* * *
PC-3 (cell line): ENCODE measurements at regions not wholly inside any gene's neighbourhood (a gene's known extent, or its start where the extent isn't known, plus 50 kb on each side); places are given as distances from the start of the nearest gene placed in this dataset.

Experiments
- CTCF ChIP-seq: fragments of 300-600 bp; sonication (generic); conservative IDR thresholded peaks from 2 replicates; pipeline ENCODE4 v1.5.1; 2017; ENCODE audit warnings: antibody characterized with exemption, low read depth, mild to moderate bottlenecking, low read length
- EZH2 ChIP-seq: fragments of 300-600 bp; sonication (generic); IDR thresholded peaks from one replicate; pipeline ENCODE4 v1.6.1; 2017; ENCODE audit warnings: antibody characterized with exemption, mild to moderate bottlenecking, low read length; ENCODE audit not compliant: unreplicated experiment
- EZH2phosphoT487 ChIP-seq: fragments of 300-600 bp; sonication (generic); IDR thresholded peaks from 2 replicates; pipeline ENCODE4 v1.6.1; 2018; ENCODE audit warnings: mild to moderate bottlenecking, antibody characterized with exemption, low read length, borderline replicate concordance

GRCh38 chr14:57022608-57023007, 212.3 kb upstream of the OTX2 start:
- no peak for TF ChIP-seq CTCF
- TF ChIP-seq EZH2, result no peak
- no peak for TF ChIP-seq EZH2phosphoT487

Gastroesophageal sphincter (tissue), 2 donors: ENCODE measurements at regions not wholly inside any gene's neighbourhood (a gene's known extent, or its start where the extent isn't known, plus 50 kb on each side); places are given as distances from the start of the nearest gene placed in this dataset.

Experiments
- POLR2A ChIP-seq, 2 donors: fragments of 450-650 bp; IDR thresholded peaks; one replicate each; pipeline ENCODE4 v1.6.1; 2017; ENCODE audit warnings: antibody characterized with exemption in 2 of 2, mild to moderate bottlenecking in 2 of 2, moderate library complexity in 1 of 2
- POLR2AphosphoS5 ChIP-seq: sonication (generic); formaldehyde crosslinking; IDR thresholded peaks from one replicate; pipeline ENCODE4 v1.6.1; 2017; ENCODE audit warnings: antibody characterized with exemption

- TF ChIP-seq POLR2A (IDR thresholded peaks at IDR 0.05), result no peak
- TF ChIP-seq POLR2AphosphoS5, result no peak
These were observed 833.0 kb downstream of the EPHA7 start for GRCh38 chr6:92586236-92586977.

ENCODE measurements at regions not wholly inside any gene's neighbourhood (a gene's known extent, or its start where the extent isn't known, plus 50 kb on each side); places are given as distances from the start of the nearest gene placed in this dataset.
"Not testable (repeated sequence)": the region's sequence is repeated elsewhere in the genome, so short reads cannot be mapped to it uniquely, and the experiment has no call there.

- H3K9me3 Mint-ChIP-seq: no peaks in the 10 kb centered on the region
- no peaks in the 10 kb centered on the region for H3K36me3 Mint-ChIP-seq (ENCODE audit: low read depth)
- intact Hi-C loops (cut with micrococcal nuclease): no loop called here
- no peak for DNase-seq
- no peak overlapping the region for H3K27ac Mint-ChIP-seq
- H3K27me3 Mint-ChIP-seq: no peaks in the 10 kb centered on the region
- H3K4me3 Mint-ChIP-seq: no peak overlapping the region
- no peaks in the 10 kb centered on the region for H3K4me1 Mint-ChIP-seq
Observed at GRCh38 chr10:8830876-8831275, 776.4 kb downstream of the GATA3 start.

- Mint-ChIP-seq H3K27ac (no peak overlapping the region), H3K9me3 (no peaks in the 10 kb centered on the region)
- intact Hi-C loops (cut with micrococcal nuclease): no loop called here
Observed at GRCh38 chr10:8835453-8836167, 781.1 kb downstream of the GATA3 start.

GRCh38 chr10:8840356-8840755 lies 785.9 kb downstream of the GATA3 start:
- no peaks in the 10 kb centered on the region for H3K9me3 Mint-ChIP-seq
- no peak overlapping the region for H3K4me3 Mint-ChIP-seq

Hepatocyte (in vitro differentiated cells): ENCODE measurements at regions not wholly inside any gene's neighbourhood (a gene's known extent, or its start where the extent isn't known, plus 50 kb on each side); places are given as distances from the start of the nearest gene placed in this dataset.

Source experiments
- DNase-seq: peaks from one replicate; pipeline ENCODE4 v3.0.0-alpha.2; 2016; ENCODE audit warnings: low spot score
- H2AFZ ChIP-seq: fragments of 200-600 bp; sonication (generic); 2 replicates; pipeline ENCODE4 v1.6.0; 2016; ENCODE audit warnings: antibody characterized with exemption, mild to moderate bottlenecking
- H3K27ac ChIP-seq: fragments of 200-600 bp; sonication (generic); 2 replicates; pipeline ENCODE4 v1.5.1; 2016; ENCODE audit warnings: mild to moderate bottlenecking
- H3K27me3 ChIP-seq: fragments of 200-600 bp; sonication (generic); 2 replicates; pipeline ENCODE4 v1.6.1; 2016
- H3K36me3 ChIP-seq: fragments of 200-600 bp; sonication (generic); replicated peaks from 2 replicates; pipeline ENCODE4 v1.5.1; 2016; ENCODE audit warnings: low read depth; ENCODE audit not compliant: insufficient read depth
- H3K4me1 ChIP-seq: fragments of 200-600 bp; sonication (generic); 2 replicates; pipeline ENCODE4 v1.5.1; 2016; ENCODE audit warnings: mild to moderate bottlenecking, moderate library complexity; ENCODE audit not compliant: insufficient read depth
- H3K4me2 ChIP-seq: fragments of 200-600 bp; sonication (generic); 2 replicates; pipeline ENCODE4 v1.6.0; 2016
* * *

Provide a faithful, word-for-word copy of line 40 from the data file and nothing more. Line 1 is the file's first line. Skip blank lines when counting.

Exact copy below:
- H3K36me3 ChIP-seq: fragments of 200-600 bp; sonication (generic); replicated peaks from 2 replicates; pipeline ENCODE4 v1.5.1; 2016; ENCODE audit warnings: low read depth; ENCODE audit not compliant: insufficient read depth